Dr. Francesco Ferretti
Dr. Ferretti is interested in characterizing the history of human impact in the ocean, to understand how this impact has altered marine ecosystems, and to develop solutions for a sustainable use of marine resources. His research spans from macro-ecology to applied management and conservation (especially sharks and their relatives). Ferretti’s work focuses on dynamics from single species to whole ecosystems, and revolves around three main scientific approaches: 1) inferring ecological processes from limited and disparate data; 2) filling the data gap characterizing many ecological systems by exploiting unconventional sources of information; and 3) using data science methods, big data, and new technology to address pressing ecological issues and develop ocean solutions.
The guiding principle of Dr. Ferretti’s research is using all possible sources of information to address challenging ecological questions, especially in the ocean where data are limited and expensive. This often entails data mining and archival digging, historical investigations, and the analysis of unconventional data. He exploits meta-analysis, Bayesian methods, and hierarchical modeling for integrating numerous and heterogeneous data sources; he also uses tools in computer and data science to acquire, manage and process this information.
Below are a few examples of Dr. Ferretti’s research lines that are particularly pertinent to the scope of the Global Change Center. For a complete list of projects and research activities please visit Dr. Ferretti’s department page and personal website.
From Data Deficient to Big Data in Shark Conservation. One of the biggest hurdles of shark conservation is the lack of data on abundance and distribution of about half of their species. To address this challenge Ferretti has developed sharkPulse, a modular crowd-sourcing platform combining smartphone and web applications, social network/website crawling, computer vision, and machine learning for generating a large image-based sighting database for sharks. The goal is warehousing shark images available on the web and transform them into occurrence records. This platform aims to show how citizen science can be harnessed to produce big data, inform ecological science and promote conservation.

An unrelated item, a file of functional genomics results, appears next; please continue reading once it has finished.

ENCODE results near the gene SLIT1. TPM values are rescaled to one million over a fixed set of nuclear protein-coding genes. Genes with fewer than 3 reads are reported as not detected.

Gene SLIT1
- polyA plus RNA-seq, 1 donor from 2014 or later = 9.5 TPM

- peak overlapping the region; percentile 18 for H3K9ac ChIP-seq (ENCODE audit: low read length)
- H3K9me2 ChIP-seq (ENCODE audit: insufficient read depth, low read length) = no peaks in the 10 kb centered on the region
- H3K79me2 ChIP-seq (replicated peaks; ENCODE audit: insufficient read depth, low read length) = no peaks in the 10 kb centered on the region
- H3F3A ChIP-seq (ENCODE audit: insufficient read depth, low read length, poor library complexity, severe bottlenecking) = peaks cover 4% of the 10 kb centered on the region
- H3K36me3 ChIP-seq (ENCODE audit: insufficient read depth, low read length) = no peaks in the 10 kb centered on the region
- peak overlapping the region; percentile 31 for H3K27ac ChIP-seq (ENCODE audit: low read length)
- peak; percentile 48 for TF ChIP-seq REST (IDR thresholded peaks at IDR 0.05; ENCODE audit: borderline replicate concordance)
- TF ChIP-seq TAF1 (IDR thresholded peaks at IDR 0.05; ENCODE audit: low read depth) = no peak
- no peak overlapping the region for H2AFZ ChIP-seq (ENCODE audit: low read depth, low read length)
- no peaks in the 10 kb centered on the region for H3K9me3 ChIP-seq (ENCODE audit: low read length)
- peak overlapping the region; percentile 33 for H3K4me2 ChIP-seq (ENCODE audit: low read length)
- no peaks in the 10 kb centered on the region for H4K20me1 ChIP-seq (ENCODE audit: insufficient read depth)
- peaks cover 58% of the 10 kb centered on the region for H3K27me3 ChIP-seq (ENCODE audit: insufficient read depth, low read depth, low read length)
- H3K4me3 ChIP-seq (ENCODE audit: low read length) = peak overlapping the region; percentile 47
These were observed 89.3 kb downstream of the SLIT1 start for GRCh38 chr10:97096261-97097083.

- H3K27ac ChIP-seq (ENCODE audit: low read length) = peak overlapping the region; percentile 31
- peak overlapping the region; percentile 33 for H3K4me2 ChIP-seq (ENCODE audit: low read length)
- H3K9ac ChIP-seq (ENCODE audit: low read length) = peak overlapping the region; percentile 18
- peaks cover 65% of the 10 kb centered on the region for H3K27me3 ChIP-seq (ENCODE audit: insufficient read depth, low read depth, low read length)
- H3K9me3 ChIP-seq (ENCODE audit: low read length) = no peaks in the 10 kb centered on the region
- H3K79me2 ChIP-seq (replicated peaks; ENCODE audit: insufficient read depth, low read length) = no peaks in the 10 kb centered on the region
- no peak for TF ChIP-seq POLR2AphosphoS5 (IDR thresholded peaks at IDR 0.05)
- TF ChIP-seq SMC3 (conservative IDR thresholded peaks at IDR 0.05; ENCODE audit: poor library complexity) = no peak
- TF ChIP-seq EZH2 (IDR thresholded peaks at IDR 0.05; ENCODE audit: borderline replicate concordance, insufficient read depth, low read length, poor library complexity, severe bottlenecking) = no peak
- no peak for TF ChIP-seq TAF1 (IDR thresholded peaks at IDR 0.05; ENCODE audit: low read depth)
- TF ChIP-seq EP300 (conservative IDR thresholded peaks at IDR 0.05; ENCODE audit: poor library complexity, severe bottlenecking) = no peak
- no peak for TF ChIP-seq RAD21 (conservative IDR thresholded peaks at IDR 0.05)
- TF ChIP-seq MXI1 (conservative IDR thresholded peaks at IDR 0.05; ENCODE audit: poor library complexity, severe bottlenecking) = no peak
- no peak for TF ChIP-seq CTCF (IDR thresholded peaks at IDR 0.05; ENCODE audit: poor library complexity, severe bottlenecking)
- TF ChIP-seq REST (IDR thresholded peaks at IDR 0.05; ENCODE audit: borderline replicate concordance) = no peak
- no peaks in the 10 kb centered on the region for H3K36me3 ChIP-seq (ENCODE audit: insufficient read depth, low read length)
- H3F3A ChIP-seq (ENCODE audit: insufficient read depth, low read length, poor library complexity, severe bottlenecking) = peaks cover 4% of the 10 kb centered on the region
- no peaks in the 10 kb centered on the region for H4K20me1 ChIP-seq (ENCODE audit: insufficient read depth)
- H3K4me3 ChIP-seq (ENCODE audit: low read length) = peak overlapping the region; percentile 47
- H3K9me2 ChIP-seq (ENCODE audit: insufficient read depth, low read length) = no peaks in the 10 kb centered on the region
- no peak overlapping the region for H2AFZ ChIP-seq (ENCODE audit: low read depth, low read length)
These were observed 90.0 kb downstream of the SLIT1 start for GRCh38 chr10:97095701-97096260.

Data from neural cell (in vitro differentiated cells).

Toward Ocean Transparency. Illegal unreported and unregulated fishing (IUU) and resource overexploitation are among the biggest threats the ocean is facing today. Tackling these issues has been historically challenging because of inaccurate and incomplete fisheries statistics. In collaboration with the Global Fishing Watch, Google and other academic partners, Ferretti is analyzing a new global database of satellite tracking data for marine vessels to understand global patterns of high-seas fishing and how they interact with large pelagic fish and sharks. Specifically, he is combining these data with statistics of regional fisheries management organizations, reconstructed historical catch and effort data, and animal telemetry data to study drivers and dynamics of high-seas exploitation, overlaps between fish and fisheries’ domains, and cross-validate remotely sensed fishing fleet data with recorded fisheries statistics.
Management and Conservation Role of LMPA. Very large marine protected areas (LMPA > 75,000 km2) are increasingly popular to protect the last strongholds of biodiversity in the ocean and promote recovery of heavily exploited regions. Yet not all agree on their value for management and conservation. Challenges are demonstrating that positive outcomes observed in smaller coastal MPAs also occur at such large scales and that monitoring and enforcement over vast and remote oceanic regions are possible. Through the Bertarelli Programme in Marine Science, an international collaborative initiative focused on the Chagos Archipelago in the British Indian Ocean Territory, I am investigating on the structure and function of pristine coral reef ecosystems, the impact of large marine protected areas on the management and conservation of sharks and other broad-ranging marine megafauna, the fundamental spatial ecology of these animals, and the effectiveness of mega-reserves in remote oceanic regions.
Ocean Intelligence. With an interdisciplinary team of biologists, oceanographers, naval and aerospace engineers, I am working on developing a set of innovative systems integrating new satellite tag technology, autonomous drones, machine learning, and big data, to detect illegal fishing in remote large marine reserves and the high-seas.